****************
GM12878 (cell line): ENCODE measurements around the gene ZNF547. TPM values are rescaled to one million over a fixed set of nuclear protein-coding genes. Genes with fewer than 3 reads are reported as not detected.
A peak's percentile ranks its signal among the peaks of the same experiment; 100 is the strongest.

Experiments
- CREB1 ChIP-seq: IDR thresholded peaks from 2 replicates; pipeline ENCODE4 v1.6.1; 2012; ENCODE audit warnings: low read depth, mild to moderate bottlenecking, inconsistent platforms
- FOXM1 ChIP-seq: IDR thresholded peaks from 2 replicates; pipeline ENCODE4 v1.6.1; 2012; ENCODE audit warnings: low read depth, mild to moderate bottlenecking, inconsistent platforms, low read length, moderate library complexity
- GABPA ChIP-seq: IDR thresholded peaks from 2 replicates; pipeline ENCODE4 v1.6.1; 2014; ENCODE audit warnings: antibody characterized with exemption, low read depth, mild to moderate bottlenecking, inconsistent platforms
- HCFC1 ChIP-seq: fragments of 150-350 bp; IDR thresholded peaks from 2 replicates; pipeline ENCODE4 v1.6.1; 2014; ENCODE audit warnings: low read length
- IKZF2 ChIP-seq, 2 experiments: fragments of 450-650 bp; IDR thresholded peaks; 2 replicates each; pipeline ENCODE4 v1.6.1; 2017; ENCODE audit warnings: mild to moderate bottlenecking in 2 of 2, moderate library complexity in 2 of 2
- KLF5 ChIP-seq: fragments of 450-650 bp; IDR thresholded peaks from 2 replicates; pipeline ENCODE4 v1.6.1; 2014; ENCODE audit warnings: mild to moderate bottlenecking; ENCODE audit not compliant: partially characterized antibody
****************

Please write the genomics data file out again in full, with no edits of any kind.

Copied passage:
GM12878 (cell line): ENCODE measurements around the gene ZNF547. TPM values are rescaled to one million over a fixed set of nuclear protein-coding genes. Genes with fewer than 3 reads are reported as not detected.
A peak's percentile ranks its signal among the peaks of the same experiment; 100 is the strongest.

Experiments
- CREB1 ChIP-seq: IDR thresholded peaks from 2 replicates; pipeline ENCODE4 v1.6.1; 2012; ENCODE audit warnings: low read depth, mild to moderate bottlenecking, inconsistent platforms
- FOXM1 ChIP-seq: IDR thresholded peaks from 2 replicates; pipeline ENCODE4 v1.6.1; 2012; ENCODE audit warnings: low read depth, mild to moderate bottlenecking, inconsistent platforms, low read length, moderate library complexity
- GABPA ChIP-seq: IDR thresholded peaks from 2 replicates; pipeline ENCODE4 v1.6.1; 2014; ENCODE audit warnings: antibody characterized with exemption, low read depth, mild to moderate bottlenecking, inconsistent platforms
- HCFC1 ChIP-seq: fragments of 150-350 bp; IDR thresholded peaks from 2 replicates; pipeline ENCODE4 v1.6.1; 2014; ENCODE audit warnings: low read length
- IKZF2 ChIP-seq, 2 experiments: fragments of 450-650 bp; IDR thresholded peaks; 2 replicates each; pipeline ENCODE4 v1.6.1; 2017; ENCODE audit warnings: mild to moderate bottlenecking in 2 of 2, moderate library complexity in 2 of 2
- KLF5 ChIP-seq: fragments of 450-650 bp; IDR thresholded peaks from 2 replicates; pipeline ENCODE4 v1.6.1; 2014; ENCODE audit warnings: mild to moderate bottlenecking; ENCODE audit not compliant: partially characterized antibody